The end of the Second World War ushered in a golden age for civil and commercial aviation, and certain watch manufacturers would benefit from these halcyon years. Breitling was very much one of them. Established in 1884, the brand had always nurtured strong ties with the world of flight, aptly symbolised by the two wings around the letter B in its logo. The main supplier to the British Royal Air Force in the 1930s, Breitling already enjoyed a long-standing reputation as a maker of precision timepieces, including one of the first ever wrist chronographs equipped with an independent pusher, in 1915. More inventions followed, with the separation of the stop/start and reset functions, and the introduction of the second chronograph pusher.
Watches that made history
Breitling had other tricks up its sleeve, too. In 1942 it launched the Chronomat (a contraction of “chronograph” and “mathematics”), the first wrist chronograph with a circular slide rule. At a time when electronic instruments had yet to be invented, a watch that could be used to perform the calculations required to map flight plans, including distance covered, average speed and fuel consumption, was a major breakthrough. Ten years later it evolved into the Navitimer, the oldest chronograph still in uninterrupted production. Unsurprisingly, given its credentials, the Navitimer became the official chronograph of the Aircraft Owners and Pilots Association, the biggest association of its kind in the world. Breitling, meanwhile, earned the title of “official supplier to world aviation.”
Rolex is another manufacturer to have contributed to some of aviation’s finest hours. In 1954 the “brand with the crown” launched its Rolex GMT-Master… which later earned the sobriquet of “Pussy Galore” after the character who wore it in Goldfinger, the third James Bond movie. More prosaically, Rolex designed the GMT-Master at the request of Pan Am, then the world’s largest airline, which wanted to equip its pilots with a watch that would simultaneously display two time zones. It was based on the Turn-O-Graph, the first watch by Rolex to feature a rotating bezel, produced in 1953. For the GMT-Master, Rolex modified the movement to incorporate an additional wheel for the 24-hour display of the second time zone and a date disc. The rotating bezel is graduated over 24 hours. And the legend lives on, as this year Rolex presented a new version of its GMT-Master II with a unique, two-colour Cerachrom bezel.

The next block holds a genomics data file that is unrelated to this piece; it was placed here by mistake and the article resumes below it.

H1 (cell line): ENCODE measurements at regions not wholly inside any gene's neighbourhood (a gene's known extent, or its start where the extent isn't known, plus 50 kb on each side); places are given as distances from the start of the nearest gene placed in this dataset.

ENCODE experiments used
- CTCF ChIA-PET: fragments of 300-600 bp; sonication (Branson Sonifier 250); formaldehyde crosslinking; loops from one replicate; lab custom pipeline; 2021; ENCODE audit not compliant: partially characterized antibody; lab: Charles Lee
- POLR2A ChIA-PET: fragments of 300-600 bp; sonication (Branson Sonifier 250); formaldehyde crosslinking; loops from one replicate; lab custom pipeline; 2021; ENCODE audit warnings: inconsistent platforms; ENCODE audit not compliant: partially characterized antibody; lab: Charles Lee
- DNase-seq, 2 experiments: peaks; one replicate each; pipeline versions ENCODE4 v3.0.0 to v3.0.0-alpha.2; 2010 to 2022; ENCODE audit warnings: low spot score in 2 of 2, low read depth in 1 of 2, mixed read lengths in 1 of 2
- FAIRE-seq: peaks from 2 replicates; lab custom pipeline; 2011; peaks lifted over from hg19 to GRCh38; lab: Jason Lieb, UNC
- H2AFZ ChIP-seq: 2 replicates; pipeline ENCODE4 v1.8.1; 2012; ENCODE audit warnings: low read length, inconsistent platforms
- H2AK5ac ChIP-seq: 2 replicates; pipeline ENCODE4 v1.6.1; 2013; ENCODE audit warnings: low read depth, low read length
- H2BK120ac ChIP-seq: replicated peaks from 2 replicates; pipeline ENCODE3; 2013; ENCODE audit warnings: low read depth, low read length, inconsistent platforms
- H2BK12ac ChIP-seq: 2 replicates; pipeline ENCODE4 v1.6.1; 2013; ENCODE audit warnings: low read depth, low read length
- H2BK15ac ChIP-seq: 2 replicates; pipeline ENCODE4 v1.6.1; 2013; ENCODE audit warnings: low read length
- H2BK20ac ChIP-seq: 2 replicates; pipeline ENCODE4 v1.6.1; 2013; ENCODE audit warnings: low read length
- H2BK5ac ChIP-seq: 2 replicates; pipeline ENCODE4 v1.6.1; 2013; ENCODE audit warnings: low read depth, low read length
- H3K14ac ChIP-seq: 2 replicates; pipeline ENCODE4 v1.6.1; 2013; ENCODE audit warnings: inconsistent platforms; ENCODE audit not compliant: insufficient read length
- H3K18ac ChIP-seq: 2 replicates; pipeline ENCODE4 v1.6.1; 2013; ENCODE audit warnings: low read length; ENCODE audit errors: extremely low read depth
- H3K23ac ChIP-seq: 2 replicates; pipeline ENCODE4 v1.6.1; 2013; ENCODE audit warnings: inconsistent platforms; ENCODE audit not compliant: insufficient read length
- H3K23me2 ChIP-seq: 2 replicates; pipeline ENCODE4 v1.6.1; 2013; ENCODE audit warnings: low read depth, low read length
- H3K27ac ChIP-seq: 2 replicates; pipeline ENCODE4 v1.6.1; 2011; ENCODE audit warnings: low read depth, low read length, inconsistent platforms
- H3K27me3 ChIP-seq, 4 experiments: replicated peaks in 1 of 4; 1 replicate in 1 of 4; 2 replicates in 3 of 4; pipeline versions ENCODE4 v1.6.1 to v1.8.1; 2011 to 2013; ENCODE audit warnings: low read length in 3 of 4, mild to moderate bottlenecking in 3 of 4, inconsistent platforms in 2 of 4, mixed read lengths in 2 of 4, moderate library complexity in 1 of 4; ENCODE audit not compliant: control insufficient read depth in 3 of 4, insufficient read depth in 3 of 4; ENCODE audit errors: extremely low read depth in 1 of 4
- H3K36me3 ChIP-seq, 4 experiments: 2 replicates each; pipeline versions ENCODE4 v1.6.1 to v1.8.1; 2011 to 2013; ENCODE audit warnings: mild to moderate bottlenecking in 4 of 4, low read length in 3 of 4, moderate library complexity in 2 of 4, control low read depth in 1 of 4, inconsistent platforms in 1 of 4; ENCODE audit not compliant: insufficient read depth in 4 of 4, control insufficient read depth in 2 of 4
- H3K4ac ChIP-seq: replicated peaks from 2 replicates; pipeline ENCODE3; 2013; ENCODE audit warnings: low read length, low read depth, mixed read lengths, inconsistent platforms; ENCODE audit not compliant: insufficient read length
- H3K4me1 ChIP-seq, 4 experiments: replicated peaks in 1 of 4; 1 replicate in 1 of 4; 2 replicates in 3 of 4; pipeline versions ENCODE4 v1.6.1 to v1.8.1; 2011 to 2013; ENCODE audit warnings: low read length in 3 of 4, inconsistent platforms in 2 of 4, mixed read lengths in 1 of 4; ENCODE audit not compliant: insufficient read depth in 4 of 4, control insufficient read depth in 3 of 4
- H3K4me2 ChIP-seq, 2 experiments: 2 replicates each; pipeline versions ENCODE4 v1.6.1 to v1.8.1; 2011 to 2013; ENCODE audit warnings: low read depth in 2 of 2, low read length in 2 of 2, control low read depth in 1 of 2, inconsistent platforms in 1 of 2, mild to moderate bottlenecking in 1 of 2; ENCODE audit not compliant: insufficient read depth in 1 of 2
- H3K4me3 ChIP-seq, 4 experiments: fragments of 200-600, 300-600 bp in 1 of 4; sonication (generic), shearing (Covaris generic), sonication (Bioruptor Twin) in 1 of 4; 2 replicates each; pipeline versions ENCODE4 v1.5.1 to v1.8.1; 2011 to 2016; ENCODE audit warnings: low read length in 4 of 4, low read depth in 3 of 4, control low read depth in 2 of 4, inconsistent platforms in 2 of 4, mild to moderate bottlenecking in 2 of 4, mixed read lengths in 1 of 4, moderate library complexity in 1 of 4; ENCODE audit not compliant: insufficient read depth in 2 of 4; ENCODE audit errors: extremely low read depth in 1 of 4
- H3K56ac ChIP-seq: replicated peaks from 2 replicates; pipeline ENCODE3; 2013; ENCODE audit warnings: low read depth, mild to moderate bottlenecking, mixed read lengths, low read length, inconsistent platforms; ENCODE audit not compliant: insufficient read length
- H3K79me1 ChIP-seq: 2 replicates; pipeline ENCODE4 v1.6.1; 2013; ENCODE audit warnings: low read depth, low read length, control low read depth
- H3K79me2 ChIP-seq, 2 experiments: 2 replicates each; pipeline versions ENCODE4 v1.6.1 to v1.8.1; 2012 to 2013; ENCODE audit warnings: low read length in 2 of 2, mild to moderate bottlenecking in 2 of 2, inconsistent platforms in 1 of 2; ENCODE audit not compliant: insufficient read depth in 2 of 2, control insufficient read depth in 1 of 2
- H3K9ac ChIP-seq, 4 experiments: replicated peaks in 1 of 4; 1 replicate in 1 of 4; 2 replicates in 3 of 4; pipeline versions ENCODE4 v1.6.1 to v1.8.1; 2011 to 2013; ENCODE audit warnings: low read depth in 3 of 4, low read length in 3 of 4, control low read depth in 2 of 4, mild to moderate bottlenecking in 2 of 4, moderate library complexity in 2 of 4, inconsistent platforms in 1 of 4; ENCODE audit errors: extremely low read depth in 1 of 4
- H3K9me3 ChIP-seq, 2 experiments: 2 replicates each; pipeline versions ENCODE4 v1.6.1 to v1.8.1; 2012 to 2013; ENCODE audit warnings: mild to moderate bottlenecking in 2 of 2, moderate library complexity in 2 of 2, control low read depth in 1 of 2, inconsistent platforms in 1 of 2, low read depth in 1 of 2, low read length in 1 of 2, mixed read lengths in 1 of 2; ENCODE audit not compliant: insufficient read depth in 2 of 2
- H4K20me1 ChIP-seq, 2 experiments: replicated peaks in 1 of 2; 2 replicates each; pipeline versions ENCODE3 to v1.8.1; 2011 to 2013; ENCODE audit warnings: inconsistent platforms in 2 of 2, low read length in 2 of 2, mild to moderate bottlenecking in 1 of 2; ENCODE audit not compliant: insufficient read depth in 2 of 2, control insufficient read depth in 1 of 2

The military falls in line
Military aviation was hot on the smoke trail of civil aviation, thanks to increasingly powerful planes. In 1953 the North American F-100 Super Sabre, a first-generation American supersonic jet fighter, was already flying at an altitude of almost 46,000 metres and 863 mph. A couple of years later, the Mirage III became the first European fighter plane capable of exceeding Mach 2 (1,500 mph). Watchmakers continued to ride shotgun as national air forces commissioned them for timepieces that were now systematically built to specification. France’s Ministère des Armées turned to the likes of Auricoste, Breguet, Dodane and Vixa to supply flyback chronographs which had to deliver a rate variation within ± 8 seconds/day and a power reserve of at least 35 hours. Dials were obligatorily black with luminescent numerals. Cases measured 39mm in diameter for a thickness of 14mm. Commemorating the fifty years since delivery, in 1960, of five hundred now legendary Type XX watches to the French naval air force, Breguet released the Type XXII Flyback Chronograph GMT whose silicon escapement beats at a frequency of 10 Hz (72,000 vib/hour), thereby fractioning time into twentieths of a second.
Unlike Breguet and other manufacturers which celebrate their high-flying exploits, Jaeger-LeCoultre has opted out of anniversary editions of the widely acclaimed Mark 11 which it delivered to the Royal Air Force in 1948. Omega, meanwhile, prefers to associate its name with the conquest of space, despite orders placed for its 6B/159, again developed for the RAF in the Second World War, and which went on to inspire the brand for its legendary Seamaster. They were followed in 1956 by its own delivery of Mark 11. IWC, which made its first pilot’s watch in 1936, responded to the solicitations of the RAF in a different way: “From 1940, the Schaffhausen-based manufacturer started producing the Big Pilot’s Watch 52 T. S. C. in accordance with military specifications for a navigation or deck watch. It was the most voluminous wristwatch ever made by IWC. With its extremely reductionist design, the dial was clearly organized and took inspiration from the cockpit instrumentation of contemporary aircrafts. The instrument look was the inspiration for IWC’s design of the Mark 11, produced from 1948 onwards. The best known of the Pilot’s Watches from IWC, it was originally built for the Royal Air Force and remained in service for more than 30 years.” With new issues in 2012 that included the Big Pilot’s Watch Perpetual Calendar Top Gun, IWC continues to train the spotlight on this particular family of watches.
What about today? Now that electronics rule the cockpit, mechanical pilot’s watches have been demoted from top flight instrument to back-up tool. Much as today’s dive watches are most exposed when washing dishes, a pilot’s watch is hardly a must-have for holidaymakers boarding a charter flight for their fortnight in the sun. Yet the style remains, and the art of producing a watch that calls to mind our forebears’ pioneering spirit. An exploit in itself.